Following the closure of the News of the World in July 2011 there developed a huge gap in the Sunday newspaper market. The News of the World was the best-selling Sunday newspaper in the UK by far; at the time of its closure it had a circulation of 2.7 million (ABC July 2011) and a readership of 7,537,000 (NRS July-Dec 2010), meaning that a large un-serviced audience became available for those in the Sunday newspaper publishing market.
The Sunday tabloid market has reacted; News International (the media group owned by Rupert Murdoch) who owned and as such decided to close the News of the World, due to the phone hacking controversy surrounding the paper, launched the Sun on Sunday on February 27th 2012.
This was a calculated attempt to fill the void and it has been able to pick up a circulation of 2,157,482 (ABC, July 2012), showing that there is still thirst for Sunday print publications and that there may still be an untapped section of the former News of the World readership.
New set ups such as Phoenix Newspaper Publishing are also hoping to make moves into the Sunday print market in order to reach this audience group. The company, set up by former Sunday Express editor Sue Douglas and ex-ITV Executive Rupert Howell have begun negotiations Over the acquisition of either Northern & Shell’s ‘Daily Star Sunday’ or Mirror Group Newspapers’ ‘The People’.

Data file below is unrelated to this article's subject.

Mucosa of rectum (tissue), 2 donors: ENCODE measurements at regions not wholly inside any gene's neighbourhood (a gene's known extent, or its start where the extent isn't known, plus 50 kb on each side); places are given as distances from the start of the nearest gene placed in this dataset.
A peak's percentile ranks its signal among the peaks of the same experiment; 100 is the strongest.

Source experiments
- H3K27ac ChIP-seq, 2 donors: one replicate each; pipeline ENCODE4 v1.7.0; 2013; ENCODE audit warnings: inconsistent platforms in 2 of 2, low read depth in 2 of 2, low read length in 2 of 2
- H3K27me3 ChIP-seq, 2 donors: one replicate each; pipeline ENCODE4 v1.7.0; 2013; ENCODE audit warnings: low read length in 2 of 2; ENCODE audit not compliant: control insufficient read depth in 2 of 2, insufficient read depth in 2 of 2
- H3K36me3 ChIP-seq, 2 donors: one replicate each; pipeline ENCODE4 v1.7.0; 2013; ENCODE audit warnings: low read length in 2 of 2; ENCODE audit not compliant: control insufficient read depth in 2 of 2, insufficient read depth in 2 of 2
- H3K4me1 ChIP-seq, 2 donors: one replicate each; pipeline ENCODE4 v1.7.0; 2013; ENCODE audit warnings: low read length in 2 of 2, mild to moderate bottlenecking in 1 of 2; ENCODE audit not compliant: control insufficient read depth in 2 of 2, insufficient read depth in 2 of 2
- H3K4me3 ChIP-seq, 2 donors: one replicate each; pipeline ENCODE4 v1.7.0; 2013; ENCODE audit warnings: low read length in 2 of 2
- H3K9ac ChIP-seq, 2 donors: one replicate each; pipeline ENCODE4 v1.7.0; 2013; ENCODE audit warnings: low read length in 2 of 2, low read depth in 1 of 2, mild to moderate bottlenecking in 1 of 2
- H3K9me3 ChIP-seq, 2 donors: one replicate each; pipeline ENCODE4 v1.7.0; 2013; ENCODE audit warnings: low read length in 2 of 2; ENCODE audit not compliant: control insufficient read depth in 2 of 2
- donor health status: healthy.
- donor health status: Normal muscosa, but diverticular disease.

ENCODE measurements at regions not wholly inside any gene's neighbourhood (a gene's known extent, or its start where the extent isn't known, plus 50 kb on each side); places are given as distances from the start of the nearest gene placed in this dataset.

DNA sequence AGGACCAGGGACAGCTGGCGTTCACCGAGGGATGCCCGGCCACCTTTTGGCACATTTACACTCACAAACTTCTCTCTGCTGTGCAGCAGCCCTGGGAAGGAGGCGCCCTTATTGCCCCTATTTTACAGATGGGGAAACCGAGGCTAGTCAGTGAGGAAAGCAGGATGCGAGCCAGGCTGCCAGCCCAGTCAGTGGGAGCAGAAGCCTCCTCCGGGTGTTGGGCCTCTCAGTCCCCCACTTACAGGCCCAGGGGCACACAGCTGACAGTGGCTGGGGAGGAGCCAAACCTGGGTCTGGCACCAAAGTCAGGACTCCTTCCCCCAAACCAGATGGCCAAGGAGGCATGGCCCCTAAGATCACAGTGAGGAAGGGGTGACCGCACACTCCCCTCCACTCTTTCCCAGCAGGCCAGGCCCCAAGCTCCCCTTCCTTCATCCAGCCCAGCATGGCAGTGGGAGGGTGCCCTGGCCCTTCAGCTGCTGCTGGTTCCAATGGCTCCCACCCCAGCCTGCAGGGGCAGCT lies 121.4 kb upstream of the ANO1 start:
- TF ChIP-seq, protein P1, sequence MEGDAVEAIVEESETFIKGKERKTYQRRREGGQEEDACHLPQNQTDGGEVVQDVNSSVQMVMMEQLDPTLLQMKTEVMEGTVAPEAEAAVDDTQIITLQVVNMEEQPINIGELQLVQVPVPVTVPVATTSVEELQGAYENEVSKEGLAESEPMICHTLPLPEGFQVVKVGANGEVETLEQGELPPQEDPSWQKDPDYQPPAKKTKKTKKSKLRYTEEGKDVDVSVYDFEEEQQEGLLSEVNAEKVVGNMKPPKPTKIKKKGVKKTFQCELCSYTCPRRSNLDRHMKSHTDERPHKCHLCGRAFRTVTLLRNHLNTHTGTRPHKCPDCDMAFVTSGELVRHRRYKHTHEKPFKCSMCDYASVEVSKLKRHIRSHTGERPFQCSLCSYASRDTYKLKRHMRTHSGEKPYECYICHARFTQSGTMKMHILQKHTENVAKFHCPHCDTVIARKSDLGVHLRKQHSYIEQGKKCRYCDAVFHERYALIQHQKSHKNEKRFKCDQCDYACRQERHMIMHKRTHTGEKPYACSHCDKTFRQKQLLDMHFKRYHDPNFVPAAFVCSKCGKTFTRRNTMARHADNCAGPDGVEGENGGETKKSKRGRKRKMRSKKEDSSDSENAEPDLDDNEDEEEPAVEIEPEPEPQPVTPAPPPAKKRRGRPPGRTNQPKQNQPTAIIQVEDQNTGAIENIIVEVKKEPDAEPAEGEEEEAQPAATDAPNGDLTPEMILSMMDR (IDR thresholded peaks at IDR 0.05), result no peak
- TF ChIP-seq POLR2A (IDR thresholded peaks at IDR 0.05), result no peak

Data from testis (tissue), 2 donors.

The set up hopes to gain outside funding from ‘high net worth individuals’ in the UK and form a ‘reincarnation of the News of the World’ called ‘The News on Sunday’ a highly transparent attempt to attract the audience of the now defunct former title.
The likely outcomes of these acquisition attempts are mixed; but interest shown in the Daily Star on Sunday is considered the most likely to bring results in a possible £10 million deal.
Phoenix has also made moves to acquire the Independent on Sunday; a deal of this nature is expected to fail, such steps though, suggest an interest in the wider Sunday print market. When this is considered alongside News Internationals continued commitment to the UK print market, even with the huge controversy and cost it has caused the company, it is clear that the print market and especially the Sunday market still hold a draw for investors.
The fall in the circulation and readership of newspapers in the UK is well reported and was highlighted further in July by the news that year on year circulation figures for dailies dropped on average 11%. The fact however that newspaper proprietors and investors are far from abandoning the medium and that the closure of the News of World has created a form of scramble for its readership suggests that there is still confidence in the Sunday print market. As such the longevity and financing of the medium seems more secure than has previously been predicted.